So far, toxic effects associated with amino acids interaction, and cellular cross-link, have commonly been used to explain the antimicrobial action of OPA . 

However, specific mechanisms in the antimicrobial action of OPA, against Gram-negative bacteria, remain poorly characterized. 
Some authors have stated that there is an urgent need to deeper investigate the nature of the inhibitory and lethal effects of both biocides and disinfectants. 
This need emerges from the fact that the rise in the resistance to biocides might result in cross-resistance to other antimicrobial agents, especially at low concentrations. 
A wide range of possible multi-target cell sites would therefore constitute an important aspect of such studies. 
Previous reports have recognized OPA as being a multi-target biocide. 
Thus, the chance for most bacterial cells to develop resistance to the in-use biocidal concentrations is unlikely. 
At high concentrations, the toxic agent induces rapid kill of bacterial cells, through the implication of multi-target sites


Potential Exposure
The primary routes of human exposure to o-phthalaldehyde are by inhalation and through the skin, which may occur through accidental or occupational exposures. 
Along with its increasing popularity as a chemical sterilizer, o-phthalaldehyde has many applications in analytical methods and in diagnostic kits. 
o-Phthalaldehyde is also used as an intermediate in the synthesis of pharmaceuticals and as a reagent in the tanning industry, hair colorings, wood treatment, and antifouling paints. 
o-Phthalaldehyde was approved for use as an indoor antimicrobial pesticide in 1997; however, it is no longer registered with the United States Environmental Protection Agency (USEPA) for this use.

Carcinogenicity
No information on the carcinogenicity of o-phthalaldehyde in experimental animals or humans was found in a review of the literature.


OPA is a relatively new aromatic dialdehyde antimicrobial agent.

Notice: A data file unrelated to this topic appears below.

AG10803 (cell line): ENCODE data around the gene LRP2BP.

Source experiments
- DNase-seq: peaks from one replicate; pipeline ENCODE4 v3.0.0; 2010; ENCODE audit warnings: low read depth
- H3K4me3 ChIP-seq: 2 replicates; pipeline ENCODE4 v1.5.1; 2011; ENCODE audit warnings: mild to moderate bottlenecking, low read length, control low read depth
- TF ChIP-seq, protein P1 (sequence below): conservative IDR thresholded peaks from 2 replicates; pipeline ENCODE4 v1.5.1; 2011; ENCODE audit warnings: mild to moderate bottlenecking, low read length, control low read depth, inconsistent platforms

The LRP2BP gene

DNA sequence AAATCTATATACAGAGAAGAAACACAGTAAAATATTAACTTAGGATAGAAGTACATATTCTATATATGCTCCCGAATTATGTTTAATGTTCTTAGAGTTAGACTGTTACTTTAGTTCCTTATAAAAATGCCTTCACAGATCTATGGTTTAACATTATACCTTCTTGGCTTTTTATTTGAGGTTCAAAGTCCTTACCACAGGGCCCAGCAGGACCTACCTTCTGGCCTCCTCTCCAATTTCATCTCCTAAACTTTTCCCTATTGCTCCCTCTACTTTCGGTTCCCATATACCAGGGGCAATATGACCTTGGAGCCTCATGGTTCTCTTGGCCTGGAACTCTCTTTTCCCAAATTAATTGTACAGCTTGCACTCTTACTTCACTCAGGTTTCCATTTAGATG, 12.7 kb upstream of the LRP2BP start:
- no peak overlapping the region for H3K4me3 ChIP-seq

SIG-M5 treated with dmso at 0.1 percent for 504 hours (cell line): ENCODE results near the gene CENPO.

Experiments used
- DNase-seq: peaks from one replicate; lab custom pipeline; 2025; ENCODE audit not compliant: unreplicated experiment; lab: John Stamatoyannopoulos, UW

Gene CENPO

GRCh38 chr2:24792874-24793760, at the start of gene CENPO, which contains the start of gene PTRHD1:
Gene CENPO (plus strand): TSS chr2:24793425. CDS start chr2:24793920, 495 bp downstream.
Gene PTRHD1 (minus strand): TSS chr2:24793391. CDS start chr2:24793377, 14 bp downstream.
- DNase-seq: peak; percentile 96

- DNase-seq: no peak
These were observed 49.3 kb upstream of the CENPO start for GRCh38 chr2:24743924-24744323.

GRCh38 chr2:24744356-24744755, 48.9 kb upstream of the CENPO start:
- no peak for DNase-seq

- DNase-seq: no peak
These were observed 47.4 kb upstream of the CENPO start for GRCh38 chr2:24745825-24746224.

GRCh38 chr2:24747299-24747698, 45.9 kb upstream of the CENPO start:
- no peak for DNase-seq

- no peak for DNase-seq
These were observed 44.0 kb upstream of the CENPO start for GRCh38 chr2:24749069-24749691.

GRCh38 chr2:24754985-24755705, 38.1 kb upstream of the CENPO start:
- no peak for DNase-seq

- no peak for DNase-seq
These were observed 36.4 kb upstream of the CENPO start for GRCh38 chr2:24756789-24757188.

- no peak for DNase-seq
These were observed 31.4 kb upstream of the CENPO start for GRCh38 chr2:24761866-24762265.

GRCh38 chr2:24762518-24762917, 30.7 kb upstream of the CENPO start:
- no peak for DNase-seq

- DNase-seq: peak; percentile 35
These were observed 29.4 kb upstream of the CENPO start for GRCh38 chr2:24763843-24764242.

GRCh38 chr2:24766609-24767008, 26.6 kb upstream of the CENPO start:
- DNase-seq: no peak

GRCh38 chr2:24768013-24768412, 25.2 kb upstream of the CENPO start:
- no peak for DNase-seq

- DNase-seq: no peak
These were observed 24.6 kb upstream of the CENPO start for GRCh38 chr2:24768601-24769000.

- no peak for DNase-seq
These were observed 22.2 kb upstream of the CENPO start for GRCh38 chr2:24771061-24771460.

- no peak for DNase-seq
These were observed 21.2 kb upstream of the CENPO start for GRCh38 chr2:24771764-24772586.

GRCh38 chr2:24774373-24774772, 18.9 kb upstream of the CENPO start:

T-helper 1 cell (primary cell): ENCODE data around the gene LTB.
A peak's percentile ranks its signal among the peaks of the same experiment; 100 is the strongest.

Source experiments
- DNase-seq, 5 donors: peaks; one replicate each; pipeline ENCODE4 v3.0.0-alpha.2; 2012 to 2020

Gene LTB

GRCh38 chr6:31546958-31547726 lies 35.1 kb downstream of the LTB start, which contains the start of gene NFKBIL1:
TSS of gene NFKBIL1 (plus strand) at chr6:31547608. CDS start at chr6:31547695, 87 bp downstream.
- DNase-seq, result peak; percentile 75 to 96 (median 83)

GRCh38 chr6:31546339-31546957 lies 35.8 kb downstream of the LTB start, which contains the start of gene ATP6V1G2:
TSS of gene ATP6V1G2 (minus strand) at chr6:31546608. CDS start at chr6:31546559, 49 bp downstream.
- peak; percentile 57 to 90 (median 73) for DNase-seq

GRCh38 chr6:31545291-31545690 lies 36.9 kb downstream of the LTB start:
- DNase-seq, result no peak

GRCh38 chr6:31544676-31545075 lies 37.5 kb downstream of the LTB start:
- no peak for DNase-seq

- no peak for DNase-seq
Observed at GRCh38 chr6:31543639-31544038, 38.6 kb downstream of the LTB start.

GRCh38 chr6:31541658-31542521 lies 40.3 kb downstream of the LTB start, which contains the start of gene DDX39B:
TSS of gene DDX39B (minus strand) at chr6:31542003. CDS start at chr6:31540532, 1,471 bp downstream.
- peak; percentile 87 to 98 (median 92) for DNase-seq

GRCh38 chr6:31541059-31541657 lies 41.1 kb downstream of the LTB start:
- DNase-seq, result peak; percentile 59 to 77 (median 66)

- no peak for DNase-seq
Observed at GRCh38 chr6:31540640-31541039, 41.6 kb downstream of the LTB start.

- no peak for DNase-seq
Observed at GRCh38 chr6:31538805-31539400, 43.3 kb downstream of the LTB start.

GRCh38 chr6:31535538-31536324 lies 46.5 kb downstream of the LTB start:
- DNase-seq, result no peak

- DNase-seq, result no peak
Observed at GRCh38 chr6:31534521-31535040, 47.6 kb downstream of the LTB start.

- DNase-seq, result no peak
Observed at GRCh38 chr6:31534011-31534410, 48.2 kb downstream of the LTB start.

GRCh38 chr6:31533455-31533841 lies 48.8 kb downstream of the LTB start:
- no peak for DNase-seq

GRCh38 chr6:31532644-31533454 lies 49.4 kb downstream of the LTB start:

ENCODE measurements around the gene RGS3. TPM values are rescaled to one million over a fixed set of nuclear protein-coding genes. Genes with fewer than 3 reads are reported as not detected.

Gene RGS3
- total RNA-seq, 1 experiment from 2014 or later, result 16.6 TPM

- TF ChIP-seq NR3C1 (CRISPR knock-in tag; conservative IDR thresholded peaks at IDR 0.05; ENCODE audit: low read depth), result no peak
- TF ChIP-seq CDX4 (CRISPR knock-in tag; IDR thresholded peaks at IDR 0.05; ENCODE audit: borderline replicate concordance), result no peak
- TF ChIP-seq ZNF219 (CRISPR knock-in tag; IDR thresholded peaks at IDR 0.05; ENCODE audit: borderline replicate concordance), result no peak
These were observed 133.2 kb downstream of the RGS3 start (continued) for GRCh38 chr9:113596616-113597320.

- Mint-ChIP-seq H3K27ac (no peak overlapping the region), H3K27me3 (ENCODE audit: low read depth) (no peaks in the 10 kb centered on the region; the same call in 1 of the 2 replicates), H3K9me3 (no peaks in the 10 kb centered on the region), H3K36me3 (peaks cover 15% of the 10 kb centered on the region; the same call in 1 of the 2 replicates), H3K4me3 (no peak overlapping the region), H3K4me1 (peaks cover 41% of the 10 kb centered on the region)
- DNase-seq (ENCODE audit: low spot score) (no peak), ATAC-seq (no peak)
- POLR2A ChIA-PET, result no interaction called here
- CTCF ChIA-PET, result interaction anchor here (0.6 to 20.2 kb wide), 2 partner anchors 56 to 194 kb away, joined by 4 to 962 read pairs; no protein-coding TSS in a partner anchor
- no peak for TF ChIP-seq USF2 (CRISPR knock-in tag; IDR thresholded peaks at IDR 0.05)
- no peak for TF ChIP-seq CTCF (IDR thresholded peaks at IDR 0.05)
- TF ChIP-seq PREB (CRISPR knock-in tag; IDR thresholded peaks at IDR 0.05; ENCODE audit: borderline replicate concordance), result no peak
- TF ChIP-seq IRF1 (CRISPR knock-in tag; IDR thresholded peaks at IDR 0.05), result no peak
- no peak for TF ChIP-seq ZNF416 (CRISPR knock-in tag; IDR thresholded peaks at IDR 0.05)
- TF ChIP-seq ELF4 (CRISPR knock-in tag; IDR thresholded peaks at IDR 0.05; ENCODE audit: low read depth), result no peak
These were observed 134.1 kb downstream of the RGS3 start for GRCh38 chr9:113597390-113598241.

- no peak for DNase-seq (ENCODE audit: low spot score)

Ortho‐phthalaldehyde: a possible alternative to glutaraldehyde for high level disinfection
S. Walsh, J. Maillard, A. Russell
Published 1999
Biology, Medicine
Journal of Applied Microbiology
Ortho‐phthalaldehyde (OPA) was tested against a range of organisms including glutaraldehyde‐resistant mycobacteria, Bacillus subtilis spores and coat‐defective spores. 
Glutaraldehyde (GTA) and peracetic acid (PAA) were tested for comparative purposes. 
Both suspension and carrier tests were performed using a range of concentrations and exposure times. 
All three biocides were very effective (≥ 5 log reduction) against Escherichia coli, Staphylococcus aureus and Pseudomonas aeruginosa in suspension tests. 
OPA and GTA (PAA was not tested) were also very effective against Staph. aureus and Ps. aeruginosa in carrier tests. 
OPA showed good activity against the mycobacteria tested including the two GTA‐resistant strains, but 0·5% w/v OPA was found not to be sporicidal. 
However, limited activity was found with higher concentrations and pH values. 
Coat‐defective spores were more susceptible to OPA, suggesting that the coat may be responsible for this resistance. 
The findings of this study suggest that OPA is effective against GTA‐resistant mycobacteria and that it is a viable alternative to GTA for high level disinfection. LESS

Is OPA the Same as Glutaraldehyde?
OPA, o-phthalaldehyde is one of the new replacements for glutaraldehyde in high level liquid disinfection. 
OPA shares many chemical similarities to glutaraldehyde and has similar toxicity, but the lower vapor pressure reduce the smell and vapor concentrations.

Glutaraldehyde has been used used as a high level disinfectant in healthcare for decades, particularly for endoscopes and other immersible items that need to be disinfected and turned around quickly. 
Glutaraldehyde is a very effective disinfectant but in recent years it has fallen out of favor because of eye, skin and respiratory irritation, sensitivity and occupational asthma. Glutaraldehyde has even been eliminated completely from use in the UK's National health service.

There are two main classes of chemical used for high level disinfection, the aldehydes and the oxidizers. 
The latter includes peracetic acid, hydrogen peroxide and sodium hypochlorite and the race has been on to find alternatives to glutaraldehyde.
Glutarladehyde is a dialdehyde, i.e. it has two aldehyde groups.